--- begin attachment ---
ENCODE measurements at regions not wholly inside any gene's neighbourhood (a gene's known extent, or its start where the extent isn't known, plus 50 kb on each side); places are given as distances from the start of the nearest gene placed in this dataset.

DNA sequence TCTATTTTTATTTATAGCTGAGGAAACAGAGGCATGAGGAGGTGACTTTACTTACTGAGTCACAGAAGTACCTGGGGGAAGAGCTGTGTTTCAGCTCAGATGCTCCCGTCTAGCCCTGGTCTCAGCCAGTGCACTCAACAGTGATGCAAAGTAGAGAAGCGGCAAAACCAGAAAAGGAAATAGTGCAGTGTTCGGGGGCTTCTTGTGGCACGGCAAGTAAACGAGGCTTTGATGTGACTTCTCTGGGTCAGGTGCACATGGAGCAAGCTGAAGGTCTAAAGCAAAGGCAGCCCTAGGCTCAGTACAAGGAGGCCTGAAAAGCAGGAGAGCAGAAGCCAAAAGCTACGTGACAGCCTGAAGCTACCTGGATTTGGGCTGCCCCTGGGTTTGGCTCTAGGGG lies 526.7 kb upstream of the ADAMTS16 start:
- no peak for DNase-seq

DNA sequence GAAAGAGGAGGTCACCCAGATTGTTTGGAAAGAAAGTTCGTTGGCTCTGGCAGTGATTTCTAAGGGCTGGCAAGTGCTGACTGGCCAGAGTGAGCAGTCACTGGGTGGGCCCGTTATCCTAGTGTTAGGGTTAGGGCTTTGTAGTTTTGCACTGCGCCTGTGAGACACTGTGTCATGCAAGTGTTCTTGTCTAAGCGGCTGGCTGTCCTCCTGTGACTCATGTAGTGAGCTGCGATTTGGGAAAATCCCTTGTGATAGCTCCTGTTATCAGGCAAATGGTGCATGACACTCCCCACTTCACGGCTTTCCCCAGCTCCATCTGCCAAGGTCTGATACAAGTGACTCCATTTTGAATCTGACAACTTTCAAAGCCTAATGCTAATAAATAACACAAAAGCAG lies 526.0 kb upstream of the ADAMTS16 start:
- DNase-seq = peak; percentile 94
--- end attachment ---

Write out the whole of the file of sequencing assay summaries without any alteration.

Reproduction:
ENCODE measurements at regions not wholly inside any gene's neighbourhood (a gene's known extent, or its start where the extent isn't known, plus 50 kb on each side); places are given as distances from the start of the nearest gene placed in this dataset.

DNA sequence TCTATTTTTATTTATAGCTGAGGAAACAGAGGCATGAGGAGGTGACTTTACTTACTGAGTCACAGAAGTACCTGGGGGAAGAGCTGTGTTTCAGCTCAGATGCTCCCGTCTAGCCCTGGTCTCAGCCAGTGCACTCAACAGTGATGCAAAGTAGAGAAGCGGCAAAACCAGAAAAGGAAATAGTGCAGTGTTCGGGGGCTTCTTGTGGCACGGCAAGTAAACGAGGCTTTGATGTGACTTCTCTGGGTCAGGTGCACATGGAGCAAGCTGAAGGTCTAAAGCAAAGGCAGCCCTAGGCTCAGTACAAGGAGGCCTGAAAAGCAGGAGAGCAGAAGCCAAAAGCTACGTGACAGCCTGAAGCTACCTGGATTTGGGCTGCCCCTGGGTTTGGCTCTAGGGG lies 526.7 kb upstream of the ADAMTS16 start:
- no peak for DNase-seq

DNA sequence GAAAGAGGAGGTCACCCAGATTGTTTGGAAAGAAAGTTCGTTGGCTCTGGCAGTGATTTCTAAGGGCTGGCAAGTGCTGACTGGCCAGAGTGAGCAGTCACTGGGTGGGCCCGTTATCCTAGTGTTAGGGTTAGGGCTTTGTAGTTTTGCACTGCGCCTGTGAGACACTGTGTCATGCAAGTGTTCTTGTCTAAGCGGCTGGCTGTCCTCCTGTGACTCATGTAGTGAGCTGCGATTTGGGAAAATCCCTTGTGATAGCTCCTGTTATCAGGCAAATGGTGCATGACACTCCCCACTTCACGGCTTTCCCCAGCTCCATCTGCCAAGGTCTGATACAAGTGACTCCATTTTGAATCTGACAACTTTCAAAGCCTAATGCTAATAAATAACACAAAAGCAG lies 526.0 kb upstream of the ADAMTS16 start:
- DNase-seq = peak; percentile 94